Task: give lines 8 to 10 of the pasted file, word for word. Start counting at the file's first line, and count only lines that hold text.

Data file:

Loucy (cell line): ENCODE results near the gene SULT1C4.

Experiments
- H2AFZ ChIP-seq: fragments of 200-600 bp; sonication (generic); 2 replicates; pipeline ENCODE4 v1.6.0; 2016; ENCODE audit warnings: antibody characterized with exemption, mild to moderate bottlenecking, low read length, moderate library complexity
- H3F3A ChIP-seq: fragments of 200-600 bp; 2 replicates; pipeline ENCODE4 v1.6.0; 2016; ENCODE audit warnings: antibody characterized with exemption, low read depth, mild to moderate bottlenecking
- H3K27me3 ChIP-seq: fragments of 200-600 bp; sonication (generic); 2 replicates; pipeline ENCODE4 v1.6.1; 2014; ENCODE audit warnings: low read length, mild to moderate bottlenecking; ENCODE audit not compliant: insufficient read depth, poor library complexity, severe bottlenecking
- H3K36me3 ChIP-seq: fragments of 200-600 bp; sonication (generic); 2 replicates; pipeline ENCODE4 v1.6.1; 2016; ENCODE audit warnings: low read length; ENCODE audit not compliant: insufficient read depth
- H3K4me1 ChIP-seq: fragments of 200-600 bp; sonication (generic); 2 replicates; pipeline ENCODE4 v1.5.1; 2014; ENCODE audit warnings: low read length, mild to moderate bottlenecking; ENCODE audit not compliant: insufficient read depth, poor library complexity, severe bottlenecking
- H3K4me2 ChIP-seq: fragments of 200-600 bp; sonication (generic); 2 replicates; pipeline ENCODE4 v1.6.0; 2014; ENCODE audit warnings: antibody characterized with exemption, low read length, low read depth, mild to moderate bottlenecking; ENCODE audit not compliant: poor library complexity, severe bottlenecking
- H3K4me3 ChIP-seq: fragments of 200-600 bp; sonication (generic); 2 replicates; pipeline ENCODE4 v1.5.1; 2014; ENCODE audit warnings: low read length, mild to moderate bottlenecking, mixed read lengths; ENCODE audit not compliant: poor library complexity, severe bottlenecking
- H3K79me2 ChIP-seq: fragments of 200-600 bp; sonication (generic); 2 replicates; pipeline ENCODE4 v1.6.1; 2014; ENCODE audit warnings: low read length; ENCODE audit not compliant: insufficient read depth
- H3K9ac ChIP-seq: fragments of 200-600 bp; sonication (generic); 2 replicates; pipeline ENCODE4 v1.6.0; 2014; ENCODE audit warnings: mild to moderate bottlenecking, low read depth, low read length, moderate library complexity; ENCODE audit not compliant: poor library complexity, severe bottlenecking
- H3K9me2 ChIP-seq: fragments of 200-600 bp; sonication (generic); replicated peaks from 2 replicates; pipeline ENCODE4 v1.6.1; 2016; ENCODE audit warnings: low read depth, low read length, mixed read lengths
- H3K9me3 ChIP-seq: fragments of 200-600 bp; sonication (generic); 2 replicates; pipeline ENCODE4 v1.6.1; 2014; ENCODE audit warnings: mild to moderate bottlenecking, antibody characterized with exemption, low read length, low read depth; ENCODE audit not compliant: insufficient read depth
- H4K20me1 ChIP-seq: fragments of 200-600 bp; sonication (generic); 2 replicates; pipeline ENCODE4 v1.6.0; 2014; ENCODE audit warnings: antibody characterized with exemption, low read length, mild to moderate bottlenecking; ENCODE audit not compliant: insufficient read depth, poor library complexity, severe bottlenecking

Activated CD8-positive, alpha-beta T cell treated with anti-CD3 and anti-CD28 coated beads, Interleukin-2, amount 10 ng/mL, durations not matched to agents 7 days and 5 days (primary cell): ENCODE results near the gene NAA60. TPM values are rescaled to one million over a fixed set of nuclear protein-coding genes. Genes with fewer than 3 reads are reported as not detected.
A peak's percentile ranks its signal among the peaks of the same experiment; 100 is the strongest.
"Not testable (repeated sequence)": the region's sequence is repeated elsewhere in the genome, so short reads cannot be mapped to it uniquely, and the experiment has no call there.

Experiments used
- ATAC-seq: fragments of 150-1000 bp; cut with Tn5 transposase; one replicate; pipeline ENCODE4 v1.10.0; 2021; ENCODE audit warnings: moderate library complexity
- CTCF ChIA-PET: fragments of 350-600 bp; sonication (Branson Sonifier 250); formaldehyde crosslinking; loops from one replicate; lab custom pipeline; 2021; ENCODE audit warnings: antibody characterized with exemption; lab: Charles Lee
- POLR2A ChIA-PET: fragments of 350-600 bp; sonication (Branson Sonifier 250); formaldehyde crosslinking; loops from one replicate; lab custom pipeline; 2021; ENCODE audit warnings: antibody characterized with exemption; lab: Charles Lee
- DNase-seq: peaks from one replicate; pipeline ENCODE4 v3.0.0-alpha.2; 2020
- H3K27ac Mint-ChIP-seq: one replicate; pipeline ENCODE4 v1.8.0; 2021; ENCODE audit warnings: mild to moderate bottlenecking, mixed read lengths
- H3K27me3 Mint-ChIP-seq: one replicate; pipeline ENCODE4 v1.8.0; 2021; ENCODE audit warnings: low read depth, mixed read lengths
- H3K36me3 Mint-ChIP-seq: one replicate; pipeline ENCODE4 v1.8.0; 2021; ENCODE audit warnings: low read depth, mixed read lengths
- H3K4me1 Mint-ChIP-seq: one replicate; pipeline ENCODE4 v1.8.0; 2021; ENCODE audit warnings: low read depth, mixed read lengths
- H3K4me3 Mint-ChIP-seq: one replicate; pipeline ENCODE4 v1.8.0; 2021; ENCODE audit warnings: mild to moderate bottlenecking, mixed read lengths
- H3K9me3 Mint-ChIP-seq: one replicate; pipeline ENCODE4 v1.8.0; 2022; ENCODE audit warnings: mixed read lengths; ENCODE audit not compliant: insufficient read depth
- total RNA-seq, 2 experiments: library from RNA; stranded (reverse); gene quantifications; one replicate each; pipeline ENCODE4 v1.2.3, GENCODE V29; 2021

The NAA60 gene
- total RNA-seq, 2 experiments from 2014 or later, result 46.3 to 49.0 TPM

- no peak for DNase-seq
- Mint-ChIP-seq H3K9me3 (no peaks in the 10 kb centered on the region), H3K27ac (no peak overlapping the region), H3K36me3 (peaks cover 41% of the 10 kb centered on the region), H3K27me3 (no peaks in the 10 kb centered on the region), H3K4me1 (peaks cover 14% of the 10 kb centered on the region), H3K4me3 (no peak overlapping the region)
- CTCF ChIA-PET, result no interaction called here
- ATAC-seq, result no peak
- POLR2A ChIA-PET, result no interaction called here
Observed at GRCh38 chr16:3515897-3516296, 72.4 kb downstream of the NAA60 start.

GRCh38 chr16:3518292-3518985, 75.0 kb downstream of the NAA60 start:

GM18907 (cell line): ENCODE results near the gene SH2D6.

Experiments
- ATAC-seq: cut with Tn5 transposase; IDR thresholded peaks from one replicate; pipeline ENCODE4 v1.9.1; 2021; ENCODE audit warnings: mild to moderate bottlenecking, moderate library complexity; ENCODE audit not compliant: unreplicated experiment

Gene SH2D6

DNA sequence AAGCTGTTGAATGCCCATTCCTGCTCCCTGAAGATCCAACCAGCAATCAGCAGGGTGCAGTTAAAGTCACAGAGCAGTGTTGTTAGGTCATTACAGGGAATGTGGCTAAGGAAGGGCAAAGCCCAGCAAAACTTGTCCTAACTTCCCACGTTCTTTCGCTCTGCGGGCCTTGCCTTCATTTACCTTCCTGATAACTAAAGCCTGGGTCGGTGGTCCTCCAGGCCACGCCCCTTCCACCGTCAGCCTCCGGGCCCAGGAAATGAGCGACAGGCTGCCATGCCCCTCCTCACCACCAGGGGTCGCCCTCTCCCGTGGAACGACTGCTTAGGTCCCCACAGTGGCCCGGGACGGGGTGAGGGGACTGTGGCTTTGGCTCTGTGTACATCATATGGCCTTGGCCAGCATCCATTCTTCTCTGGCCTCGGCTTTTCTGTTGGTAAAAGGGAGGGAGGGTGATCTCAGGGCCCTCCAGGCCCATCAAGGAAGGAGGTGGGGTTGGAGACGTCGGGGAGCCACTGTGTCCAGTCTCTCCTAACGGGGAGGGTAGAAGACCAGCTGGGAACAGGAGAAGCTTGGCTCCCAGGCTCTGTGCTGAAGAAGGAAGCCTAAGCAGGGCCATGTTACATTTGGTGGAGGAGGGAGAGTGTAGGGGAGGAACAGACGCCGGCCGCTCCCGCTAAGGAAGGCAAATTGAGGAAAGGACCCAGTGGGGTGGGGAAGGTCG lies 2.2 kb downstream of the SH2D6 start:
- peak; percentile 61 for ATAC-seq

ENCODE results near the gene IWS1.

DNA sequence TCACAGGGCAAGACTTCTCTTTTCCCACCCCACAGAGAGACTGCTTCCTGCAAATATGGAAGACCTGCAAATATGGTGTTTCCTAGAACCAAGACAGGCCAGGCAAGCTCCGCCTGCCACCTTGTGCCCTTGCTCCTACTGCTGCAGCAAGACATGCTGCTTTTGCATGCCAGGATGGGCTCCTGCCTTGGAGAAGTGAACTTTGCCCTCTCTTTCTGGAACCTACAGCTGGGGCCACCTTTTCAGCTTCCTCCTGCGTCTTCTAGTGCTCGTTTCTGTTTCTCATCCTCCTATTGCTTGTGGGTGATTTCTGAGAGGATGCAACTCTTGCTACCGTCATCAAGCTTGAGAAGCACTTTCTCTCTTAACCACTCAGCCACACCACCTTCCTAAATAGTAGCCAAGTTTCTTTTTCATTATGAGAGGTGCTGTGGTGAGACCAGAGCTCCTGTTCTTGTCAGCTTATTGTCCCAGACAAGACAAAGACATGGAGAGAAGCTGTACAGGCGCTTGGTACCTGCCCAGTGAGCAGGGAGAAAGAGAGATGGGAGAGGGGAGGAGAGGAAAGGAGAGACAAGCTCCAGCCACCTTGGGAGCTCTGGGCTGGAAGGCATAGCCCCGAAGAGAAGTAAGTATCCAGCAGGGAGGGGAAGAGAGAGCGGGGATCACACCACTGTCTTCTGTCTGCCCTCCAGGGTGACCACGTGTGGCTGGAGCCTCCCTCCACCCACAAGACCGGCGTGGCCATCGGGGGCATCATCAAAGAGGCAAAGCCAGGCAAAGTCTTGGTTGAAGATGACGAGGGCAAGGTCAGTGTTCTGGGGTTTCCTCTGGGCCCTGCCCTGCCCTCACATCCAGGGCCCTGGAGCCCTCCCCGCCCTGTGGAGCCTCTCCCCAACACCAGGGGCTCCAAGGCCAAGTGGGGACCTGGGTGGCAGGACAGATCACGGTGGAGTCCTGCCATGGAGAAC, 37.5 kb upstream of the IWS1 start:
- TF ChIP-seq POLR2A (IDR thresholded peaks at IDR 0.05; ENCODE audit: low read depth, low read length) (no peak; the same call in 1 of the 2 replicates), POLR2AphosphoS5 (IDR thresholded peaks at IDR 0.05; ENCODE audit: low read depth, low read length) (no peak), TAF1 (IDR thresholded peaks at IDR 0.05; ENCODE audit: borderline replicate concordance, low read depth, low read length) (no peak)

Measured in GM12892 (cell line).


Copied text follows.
- H3K4me2 ChIP-seq: fragments of 200-600 bp; sonication (generic); 2 replicates; pipeline ENCODE4 v1.6.0; 2014; ENCODE audit warnings: antibody characterized with exemption, low read length, low read depth, mild to moderate bottlenecking; ENCODE audit not compliant: poor library complexity, severe bottlenecking
- H3K4me3 ChIP-seq: fragments of 200-600 bp; sonication (generic); 2 replicates; pipeline ENCODE4 v1.5.1; 2014; ENCODE audit warnings: low read length, mild to moderate bottlenecking, mixed read lengths; ENCODE audit not compliant: poor library complexity, severe bottlenecking
- H3K79me2 ChIP-seq: fragments of 200-600 bp; sonication (generic); 2 replicates; pipeline ENCODE4 v1.6.1; 2014; ENCODE audit warnings: low read length; ENCODE audit not compliant: insufficient read depth